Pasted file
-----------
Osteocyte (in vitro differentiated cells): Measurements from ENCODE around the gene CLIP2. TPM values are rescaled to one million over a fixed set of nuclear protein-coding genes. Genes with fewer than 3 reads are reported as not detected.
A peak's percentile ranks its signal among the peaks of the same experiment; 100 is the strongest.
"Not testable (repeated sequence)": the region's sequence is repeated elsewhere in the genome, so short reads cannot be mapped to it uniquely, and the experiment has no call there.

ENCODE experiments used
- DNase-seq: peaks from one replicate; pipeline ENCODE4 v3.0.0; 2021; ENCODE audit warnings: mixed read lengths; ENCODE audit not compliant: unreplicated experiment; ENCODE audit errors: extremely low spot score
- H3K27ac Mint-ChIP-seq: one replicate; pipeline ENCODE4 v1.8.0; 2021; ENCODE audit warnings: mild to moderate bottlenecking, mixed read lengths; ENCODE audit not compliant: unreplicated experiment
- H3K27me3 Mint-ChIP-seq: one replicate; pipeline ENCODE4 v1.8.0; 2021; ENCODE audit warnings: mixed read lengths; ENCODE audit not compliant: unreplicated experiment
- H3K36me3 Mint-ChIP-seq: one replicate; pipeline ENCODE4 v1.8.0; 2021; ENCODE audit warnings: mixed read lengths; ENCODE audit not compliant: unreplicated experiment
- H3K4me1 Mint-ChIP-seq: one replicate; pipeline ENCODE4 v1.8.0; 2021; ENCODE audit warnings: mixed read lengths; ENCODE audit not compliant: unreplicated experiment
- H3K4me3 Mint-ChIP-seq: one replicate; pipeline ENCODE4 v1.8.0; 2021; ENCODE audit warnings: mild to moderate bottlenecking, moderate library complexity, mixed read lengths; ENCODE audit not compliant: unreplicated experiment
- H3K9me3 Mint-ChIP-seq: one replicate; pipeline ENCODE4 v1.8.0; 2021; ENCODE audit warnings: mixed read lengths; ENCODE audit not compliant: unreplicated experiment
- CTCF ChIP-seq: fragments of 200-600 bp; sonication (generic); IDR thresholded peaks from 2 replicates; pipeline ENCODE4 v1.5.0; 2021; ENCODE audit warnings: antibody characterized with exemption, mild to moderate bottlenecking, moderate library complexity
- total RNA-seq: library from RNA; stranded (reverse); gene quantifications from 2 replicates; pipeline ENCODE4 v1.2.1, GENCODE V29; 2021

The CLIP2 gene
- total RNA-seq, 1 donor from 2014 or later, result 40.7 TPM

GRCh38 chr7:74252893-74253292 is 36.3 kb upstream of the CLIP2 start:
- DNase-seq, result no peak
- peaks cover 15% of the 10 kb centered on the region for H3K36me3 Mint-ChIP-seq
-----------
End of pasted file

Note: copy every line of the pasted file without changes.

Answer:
Osteocyte (in vitro differentiated cells): Measurements from ENCODE around the gene CLIP2. TPM values are rescaled to one million over a fixed set of nuclear protein-coding genes. Genes with fewer than 3 reads are reported as not detected.
A peak's percentile ranks its signal among the peaks of the same experiment; 100 is the strongest.
"Not testable (repeated sequence)": the region's sequence is repeated elsewhere in the genome, so short reads cannot be mapped to it uniquely, and the experiment has no call there.

ENCODE experiments used
- DNase-seq: peaks from one replicate; pipeline ENCODE4 v3.0.0; 2021; ENCODE audit warnings: mixed read lengths; ENCODE audit not compliant: unreplicated experiment; ENCODE audit errors: extremely low spot score
- H3K27ac Mint-ChIP-seq: one replicate; pipeline ENCODE4 v1.8.0; 2021; ENCODE audit warnings: mild to moderate bottlenecking, mixed read lengths; ENCODE audit not compliant: unreplicated experiment
- H3K27me3 Mint-ChIP-seq: one replicate; pipeline ENCODE4 v1.8.0; 2021; ENCODE audit warnings: mixed read lengths; ENCODE audit not compliant: unreplicated experiment
- H3K36me3 Mint-ChIP-seq: one replicate; pipeline ENCODE4 v1.8.0; 2021; ENCODE audit warnings: mixed read lengths; ENCODE audit not compliant: unreplicated experiment
- H3K4me1 Mint-ChIP-seq: one replicate; pipeline ENCODE4 v1.8.0; 2021; ENCODE audit warnings: mixed read lengths; ENCODE audit not compliant: unreplicated experiment
- H3K4me3 Mint-ChIP-seq: one replicate; pipeline ENCODE4 v1.8.0; 2021; ENCODE audit warnings: mild to moderate bottlenecking, moderate library complexity, mixed read lengths; ENCODE audit not compliant: unreplicated experiment
- H3K9me3 Mint-ChIP-seq: one replicate; pipeline ENCODE4 v1.8.0; 2021; ENCODE audit warnings: mixed read lengths; ENCODE audit not compliant: unreplicated experiment
- CTCF ChIP-seq: fragments of 200-600 bp; sonication (generic); IDR thresholded peaks from 2 replicates; pipeline ENCODE4 v1.5.0; 2021; ENCODE audit warnings: antibody characterized with exemption, mild to moderate bottlenecking, moderate library complexity
- total RNA-seq: library from RNA; stranded (reverse); gene quantifications from 2 replicates; pipeline ENCODE4 v1.2.1, GENCODE V29; 2021

The CLIP2 gene
- total RNA-seq, 1 donor from 2014 or later, result 40.7 TPM

GRCh38 chr7:74252893-74253292 is 36.3 kb upstream of the CLIP2 start:
- DNase-seq, result no peak
- peaks cover 15% of the 10 kb centered on the region for H3K36me3 Mint-ChIP-seq